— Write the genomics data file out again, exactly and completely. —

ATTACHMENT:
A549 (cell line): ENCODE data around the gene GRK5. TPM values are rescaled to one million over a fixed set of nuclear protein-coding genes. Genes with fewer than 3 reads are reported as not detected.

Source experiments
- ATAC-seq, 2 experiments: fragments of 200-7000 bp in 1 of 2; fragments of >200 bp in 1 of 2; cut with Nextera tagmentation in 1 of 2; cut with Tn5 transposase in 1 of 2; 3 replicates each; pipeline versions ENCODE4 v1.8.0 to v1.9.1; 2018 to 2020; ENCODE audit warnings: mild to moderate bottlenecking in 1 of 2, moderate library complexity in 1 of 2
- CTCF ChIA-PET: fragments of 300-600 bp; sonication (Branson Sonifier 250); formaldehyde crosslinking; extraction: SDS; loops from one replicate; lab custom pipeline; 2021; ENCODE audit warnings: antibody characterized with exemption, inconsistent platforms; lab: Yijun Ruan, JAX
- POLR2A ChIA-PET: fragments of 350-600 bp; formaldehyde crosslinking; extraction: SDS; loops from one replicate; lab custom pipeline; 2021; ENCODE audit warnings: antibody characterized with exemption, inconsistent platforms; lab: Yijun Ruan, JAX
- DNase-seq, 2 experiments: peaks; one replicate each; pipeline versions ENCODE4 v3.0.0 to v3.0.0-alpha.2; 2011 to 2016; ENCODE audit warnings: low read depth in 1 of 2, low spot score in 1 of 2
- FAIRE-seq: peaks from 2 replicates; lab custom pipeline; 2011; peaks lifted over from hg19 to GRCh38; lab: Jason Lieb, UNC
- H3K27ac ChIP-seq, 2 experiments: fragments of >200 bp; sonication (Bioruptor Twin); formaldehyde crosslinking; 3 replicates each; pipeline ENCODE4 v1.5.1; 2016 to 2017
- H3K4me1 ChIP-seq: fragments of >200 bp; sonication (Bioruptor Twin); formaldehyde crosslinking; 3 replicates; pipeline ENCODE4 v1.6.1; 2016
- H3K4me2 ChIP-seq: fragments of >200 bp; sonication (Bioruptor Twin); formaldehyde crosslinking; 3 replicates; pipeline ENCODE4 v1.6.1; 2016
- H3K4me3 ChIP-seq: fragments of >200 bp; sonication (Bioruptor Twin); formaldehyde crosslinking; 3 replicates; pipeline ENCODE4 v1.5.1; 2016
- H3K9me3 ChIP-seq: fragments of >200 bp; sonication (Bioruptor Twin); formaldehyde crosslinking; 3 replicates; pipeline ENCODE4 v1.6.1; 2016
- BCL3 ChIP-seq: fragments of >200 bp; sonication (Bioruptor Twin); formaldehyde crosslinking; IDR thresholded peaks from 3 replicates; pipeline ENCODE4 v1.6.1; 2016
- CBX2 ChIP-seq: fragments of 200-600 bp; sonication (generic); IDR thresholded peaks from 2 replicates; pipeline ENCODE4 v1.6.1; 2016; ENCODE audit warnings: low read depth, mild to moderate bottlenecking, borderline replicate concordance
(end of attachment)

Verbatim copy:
A549 (cell line): ENCODE data around the gene GRK5. TPM values are rescaled to one million over a fixed set of nuclear protein-coding genes. Genes with fewer than 3 reads are reported as not detected.

Source experiments
- ATAC-seq, 2 experiments: fragments of 200-7000 bp in 1 of 2; fragments of >200 bp in 1 of 2; cut with Nextera tagmentation in 1 of 2; cut with Tn5 transposase in 1 of 2; 3 replicates each; pipeline versions ENCODE4 v1.8.0 to v1.9.1; 2018 to 2020; ENCODE audit warnings: mild to moderate bottlenecking in 1 of 2, moderate library complexity in 1 of 2
- CTCF ChIA-PET: fragments of 300-600 bp; sonication (Branson Sonifier 250); formaldehyde crosslinking; extraction: SDS; loops from one replicate; lab custom pipeline; 2021; ENCODE audit warnings: antibody characterized with exemption, inconsistent platforms; lab: Yijun Ruan, JAX
- POLR2A ChIA-PET: fragments of 350-600 bp; formaldehyde crosslinking; extraction: SDS; loops from one replicate; lab custom pipeline; 2021; ENCODE audit warnings: antibody characterized with exemption, inconsistent platforms; lab: Yijun Ruan, JAX
- DNase-seq, 2 experiments: peaks; one replicate each; pipeline versions ENCODE4 v3.0.0 to v3.0.0-alpha.2; 2011 to 2016; ENCODE audit warnings: low read depth in 1 of 2, low spot score in 1 of 2
- FAIRE-seq: peaks from 2 replicates; lab custom pipeline; 2011; peaks lifted over from hg19 to GRCh38; lab: Jason Lieb, UNC
- H3K27ac ChIP-seq, 2 experiments: fragments of >200 bp; sonication (Bioruptor Twin); formaldehyde crosslinking; 3 replicates each; pipeline ENCODE4 v1.5.1; 2016 to 2017
- H3K4me1 ChIP-seq: fragments of >200 bp; sonication (Bioruptor Twin); formaldehyde crosslinking; 3 replicates; pipeline ENCODE4 v1.6.1; 2016
- H3K4me2 ChIP-seq: fragments of >200 bp; sonication (Bioruptor Twin); formaldehyde crosslinking; 3 replicates; pipeline ENCODE4 v1.6.1; 2016
- H3K4me3 ChIP-seq: fragments of >200 bp; sonication (Bioruptor Twin); formaldehyde crosslinking; 3 replicates; pipeline ENCODE4 v1.5.1; 2016
- H3K9me3 ChIP-seq: fragments of >200 bp; sonication (Bioruptor Twin); formaldehyde crosslinking; 3 replicates; pipeline ENCODE4 v1.6.1; 2016
- BCL3 ChIP-seq: fragments of >200 bp; sonication (Bioruptor Twin); formaldehyde crosslinking; IDR thresholded peaks from 3 replicates; pipeline ENCODE4 v1.6.1; 2016
- CBX2 ChIP-seq: fragments of 200-600 bp; sonication (generic); IDR thresholded peaks from 2 replicates; pipeline ENCODE4 v1.6.1; 2016; ENCODE audit warnings: low read depth, mild to moderate bottlenecking, borderline replicate concordance